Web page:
Carmakers upgrading conventional sedans to keep them enticing

LOS ANGELES (KABC) -- With Americans going crazy for SUVs these days, is the conventional sedan in trouble?

Even though sales have tapered off a bit, the auto industry says no. And some brands are offering up new models to keep the four-door an enticing choice.

Case in point: Ford's new Fusion Sport.

It's the same basic Fusion that Ford sells in other flavors, but with a true performance theme.

Front and center, literally, is a powerhouse of an engine. It's a twin-turbo 2.7 liter V6 churning out 325 horsepower, sent though an all-wheel drive system.

And of course, there's some "sizzle to go with the steak" in the form of handsome up-sized wheels and tires, quad chrome exhaust tips making a healthy note out back, and sporty bucket seats inside.

If you know your cars, this new package from Ford might sound a little familiar. Back in the late 1980s they got a lot of attention with a car called the Taurus SHO. Yes, that too was a family sedan given a performance treatment, thanks to a high-winding multi-valve engine co-developed with motorcycle maker Yamaha.

Today, you can buy a car with more performance than the Fusion Sport, but you'll spend a whole lot more money. This car has a base price of $33,605, and by Ford's estimation, only some cars costing in excess of $40,000 can equal the acceleration and handling of the Fusion Sport.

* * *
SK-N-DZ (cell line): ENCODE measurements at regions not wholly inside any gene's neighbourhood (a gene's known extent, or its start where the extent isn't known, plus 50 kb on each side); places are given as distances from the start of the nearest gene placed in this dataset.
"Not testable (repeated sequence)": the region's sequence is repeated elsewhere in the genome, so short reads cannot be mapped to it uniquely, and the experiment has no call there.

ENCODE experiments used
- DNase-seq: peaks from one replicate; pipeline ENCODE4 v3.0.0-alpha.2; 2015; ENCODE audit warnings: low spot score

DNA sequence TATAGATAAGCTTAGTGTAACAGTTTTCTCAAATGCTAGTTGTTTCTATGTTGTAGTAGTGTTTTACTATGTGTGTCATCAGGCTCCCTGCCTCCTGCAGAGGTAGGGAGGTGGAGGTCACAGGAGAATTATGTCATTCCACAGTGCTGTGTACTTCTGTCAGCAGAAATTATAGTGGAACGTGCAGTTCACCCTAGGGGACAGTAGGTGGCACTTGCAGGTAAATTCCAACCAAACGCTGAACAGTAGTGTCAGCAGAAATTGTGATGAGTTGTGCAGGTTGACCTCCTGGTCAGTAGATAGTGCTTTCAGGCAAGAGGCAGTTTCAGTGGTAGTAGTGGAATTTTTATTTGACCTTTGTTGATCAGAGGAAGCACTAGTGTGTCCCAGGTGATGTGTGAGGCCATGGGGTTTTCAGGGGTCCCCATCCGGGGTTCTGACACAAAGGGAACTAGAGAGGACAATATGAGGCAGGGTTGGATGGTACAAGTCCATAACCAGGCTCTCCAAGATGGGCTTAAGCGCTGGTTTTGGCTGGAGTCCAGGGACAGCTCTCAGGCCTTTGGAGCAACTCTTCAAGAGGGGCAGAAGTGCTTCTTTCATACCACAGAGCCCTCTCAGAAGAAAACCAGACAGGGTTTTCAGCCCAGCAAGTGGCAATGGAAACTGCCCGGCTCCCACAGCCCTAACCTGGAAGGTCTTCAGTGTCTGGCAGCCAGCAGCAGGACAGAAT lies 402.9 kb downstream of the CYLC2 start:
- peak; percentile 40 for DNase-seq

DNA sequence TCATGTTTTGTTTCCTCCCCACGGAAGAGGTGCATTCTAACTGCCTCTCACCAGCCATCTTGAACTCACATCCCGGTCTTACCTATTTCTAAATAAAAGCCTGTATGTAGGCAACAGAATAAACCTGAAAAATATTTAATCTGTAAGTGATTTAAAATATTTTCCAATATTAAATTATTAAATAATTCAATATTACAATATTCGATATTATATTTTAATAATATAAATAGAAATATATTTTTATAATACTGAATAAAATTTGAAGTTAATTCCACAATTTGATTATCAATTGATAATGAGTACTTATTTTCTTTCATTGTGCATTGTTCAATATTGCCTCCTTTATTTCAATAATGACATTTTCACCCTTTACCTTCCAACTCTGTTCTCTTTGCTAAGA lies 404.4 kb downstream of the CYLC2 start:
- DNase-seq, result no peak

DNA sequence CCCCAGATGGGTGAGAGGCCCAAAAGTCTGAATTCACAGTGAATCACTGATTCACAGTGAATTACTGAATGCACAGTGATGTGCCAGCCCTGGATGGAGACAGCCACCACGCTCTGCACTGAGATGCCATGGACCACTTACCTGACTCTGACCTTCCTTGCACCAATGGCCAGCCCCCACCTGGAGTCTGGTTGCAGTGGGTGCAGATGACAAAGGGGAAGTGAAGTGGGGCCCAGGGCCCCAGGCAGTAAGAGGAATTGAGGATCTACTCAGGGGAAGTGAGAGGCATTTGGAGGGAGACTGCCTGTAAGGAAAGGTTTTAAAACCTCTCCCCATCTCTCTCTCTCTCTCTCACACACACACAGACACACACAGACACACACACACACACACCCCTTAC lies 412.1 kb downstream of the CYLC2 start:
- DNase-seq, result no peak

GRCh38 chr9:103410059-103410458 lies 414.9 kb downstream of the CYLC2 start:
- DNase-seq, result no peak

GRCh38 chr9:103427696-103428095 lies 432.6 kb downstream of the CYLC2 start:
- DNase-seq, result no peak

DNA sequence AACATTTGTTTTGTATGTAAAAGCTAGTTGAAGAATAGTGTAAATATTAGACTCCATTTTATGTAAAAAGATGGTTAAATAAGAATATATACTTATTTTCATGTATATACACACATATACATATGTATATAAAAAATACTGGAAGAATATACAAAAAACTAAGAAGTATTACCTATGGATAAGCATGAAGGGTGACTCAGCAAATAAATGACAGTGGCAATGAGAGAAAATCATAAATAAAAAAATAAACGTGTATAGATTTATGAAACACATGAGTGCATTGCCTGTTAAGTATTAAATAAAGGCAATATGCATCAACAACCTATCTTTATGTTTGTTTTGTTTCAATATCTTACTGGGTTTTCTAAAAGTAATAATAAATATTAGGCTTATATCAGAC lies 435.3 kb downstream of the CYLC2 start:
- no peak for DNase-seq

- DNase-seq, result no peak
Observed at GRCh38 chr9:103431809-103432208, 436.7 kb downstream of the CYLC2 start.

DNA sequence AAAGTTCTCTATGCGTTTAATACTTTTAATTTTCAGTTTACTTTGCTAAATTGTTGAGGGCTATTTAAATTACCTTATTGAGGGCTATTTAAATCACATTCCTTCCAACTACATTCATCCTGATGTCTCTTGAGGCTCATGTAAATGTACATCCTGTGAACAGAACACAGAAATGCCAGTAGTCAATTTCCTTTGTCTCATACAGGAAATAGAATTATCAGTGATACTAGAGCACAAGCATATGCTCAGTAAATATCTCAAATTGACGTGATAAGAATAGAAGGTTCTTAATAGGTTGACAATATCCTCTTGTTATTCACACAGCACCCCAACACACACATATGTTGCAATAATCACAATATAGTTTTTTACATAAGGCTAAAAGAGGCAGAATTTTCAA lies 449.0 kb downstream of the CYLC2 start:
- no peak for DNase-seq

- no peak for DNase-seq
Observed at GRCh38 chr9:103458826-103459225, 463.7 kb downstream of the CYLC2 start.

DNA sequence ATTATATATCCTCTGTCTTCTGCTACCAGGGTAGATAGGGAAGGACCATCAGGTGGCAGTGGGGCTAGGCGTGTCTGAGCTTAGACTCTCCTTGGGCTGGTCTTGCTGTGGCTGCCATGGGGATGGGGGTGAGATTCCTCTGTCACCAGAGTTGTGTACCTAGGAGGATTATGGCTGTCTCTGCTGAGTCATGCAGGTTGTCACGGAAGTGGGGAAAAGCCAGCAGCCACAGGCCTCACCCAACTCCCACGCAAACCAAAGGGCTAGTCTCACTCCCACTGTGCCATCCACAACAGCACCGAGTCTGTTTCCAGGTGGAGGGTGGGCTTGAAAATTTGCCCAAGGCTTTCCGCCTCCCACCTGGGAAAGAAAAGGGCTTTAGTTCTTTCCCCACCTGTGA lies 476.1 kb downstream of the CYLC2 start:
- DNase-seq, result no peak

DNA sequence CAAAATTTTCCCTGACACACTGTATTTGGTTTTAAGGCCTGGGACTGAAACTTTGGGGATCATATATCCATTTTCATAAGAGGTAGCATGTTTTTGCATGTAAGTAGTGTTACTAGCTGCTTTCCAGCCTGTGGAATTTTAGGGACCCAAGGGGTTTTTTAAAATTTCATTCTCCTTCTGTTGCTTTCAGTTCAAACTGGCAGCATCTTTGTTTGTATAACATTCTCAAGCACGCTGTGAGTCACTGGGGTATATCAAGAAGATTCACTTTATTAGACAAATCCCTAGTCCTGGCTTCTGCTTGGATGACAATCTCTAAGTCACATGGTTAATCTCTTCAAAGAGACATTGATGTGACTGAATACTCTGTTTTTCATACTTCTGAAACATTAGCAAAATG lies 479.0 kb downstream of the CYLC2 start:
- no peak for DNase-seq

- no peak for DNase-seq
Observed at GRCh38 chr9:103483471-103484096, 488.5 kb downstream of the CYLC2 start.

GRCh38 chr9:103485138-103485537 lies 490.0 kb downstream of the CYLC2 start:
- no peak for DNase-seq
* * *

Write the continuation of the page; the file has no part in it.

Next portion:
Here's something really clever for the whole Fusion line this year: automatic pothole detection!

The electronically-controlled suspension can detect a pothole right before the a tire hits it, and literally keep the wheel from dropping into the hole by tightening up the action of the wheel milliseconds beforehand. If your car has ever slammed into a pothole in the past, you'll welcome this bit of technology.

Comfort and luxury is another area where sedans can still shine.

Kia is offering a good degree of luxury in its second-generation Cadenza. It has features you might not expect in a car with a base price of well under $40,000, like a very quiet ride and a good dose of style. Even in top Limited trim, the Cadenza is just shy of $45,000.

And Buick is back with the premium-feeling Lacrosse. The first two generations were a bit of a surprise hit for Buick, with many buyers jumping in from premium European and Asian brands. The new 2017 Lacrosse amps up the style quite a bit, and so far is turning heads on the road. The new Lacrosse has a base price of $32,065, though higher trim levels and option packages can push that price much higher.

Though sales have slipped a little in recent years, the still very popular sedan is definitely not going down without a fight.
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